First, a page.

Extreme Solar Storm Could Cause Widespread Disruptions on Earth

A solar flare and sun eruption was unleashed on May 3, 2013.
A burst of solar material leaps off the left side of the sun in what’s known as a prominence eruption. This image combines three images from NASA's Solar Dynamics Observatory captured on May 3, 2013, at 1:45 pm EDT. (Image credit: NASA/SDO/AIA)

WASHINGTON — If an extreme solar storm aimed at the Earth hits in just the right way, it could put interconnected electrical grids around the world at serious risk, experts say.

In addition to creating beautiful auroras, extreme solar storms could knock out a wide range of electric utilities needed to keep life in the United States and around the world functioning normally, according to presenters here at the fourth annual Electric Infrastructure Security Summit.

"What [a solar storm] can do — even if it isn't causing a continental-scale outage — it can really cause a regional blackout," said Daniel Baker, director of the Laboratory for Atmospheric and Space Physics at the University of Colorado. "Imagine something like, for example, Superstorm Sandy. Imagine that kind of severe storm — but causing regional outages for weeks. Living without power really cascades and propagates in remarkable ways throughout our society." [The Worst Solar Storms in History]

As the sun reaches the peak in its 11-year cycle this year, scientists expect that active regions of the star — known as sunspots — will erupt, flinging streams of charged particles out into the solar system. Relatively minor storms can also create temporary radio blackouts and disrupt GPS navigation.

However, this doesn't necessarily mean that all solar eruptions will impact the Earth. Most coronal mass ejections are not aimed toward the planet, and instead shoot out harmlessly into other parts of the solar system. But once every century or so, an extreme solar storm is expected to impact the Earth, Baker told SPACE.com.  

The last documented solar storm in this category is known as the Carrington event. Particles from a powerful coronal mass ejection overloaded telegraph wires, setting paper messages on fire in 1859.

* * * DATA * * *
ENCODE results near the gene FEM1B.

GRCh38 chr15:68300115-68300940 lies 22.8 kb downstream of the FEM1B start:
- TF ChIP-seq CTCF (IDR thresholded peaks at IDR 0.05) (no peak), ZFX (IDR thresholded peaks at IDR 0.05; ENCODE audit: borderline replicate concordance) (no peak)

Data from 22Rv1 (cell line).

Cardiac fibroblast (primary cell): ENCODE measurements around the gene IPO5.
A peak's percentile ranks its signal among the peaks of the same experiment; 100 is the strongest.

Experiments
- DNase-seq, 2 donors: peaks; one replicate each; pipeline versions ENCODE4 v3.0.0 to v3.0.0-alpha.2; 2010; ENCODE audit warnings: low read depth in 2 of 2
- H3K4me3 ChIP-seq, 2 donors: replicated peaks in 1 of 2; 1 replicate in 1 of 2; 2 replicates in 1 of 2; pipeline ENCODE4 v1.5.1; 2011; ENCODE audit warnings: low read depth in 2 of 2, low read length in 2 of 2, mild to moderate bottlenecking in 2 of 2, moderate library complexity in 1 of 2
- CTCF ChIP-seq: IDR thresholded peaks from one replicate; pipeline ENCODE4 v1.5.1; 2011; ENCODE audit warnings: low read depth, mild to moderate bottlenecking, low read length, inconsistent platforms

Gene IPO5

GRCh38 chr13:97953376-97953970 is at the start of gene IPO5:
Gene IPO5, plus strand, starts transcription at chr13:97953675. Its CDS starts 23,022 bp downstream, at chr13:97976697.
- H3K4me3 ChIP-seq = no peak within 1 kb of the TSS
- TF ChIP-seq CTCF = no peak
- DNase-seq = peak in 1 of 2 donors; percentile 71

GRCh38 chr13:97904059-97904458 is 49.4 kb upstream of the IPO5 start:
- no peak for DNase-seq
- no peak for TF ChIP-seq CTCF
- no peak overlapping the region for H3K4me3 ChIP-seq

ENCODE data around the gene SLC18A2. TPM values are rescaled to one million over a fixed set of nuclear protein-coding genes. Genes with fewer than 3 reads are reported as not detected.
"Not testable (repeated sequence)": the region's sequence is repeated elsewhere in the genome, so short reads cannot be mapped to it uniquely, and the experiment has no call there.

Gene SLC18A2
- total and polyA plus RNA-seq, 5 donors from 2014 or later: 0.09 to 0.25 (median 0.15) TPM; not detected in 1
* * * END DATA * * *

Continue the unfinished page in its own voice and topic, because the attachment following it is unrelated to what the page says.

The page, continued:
These kinds of storms from the sun are notoriously difficult to predict. Experts understand the general conditions under which solar storms occur, but it's hard to forecast just how powerful the storm will be, said Karel Schrijver, a solar scientist and fellow at Lockheed Martin.

"A [coronal mass ejection] takes two to four days to get to the Earth, so if we had more observational resources, to map its motion — and if we had some measurements of the structure of what's going to hit you — there are ways by which we can certainly improve the forecast," Schrijver told SPACE.com.

Scientists can use sun-observing satellites like NASA's Solar Dynamics Observatory to monitor, and possibly forecast, solar weather that could be heading toward the planet, Schrijver said.

"There's a lot of space to be explored in terms of computer models that are becoming ever more powerful," Schrijver added. "The heliophysics division at NASA has a wonderful fleet of observatories that looks at the space between the sun and the Earth and the Earth's environment."

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Miriam Kramer
Staff Writer

Miriam Kramer joined Space.com as a Staff Writer in December 2012. Since then, she has floated in weightlessness on a zero-gravity flight, felt the pull of 4-Gs in a trainer aircraft and watched rockets soar into space from Florida and Virginia. She also served as Space.com's lead space entertainment reporter, and enjoys all aspects of space news, astronomy and commercial spaceflight.  Miriam has also presented space stories during live interviews with Fox News and other TV and radio outlets. She originally hails from Knoxville, Tennessee where she and her family would take trips to dark spots on the outskirts of town to watch meteor showers every year. She loves to travel and one day hopes to see the northern lights in person. Miriam is currently a space reporter with Axios, writing the Axios Space newsletter. You can follow Miriam on Twitter.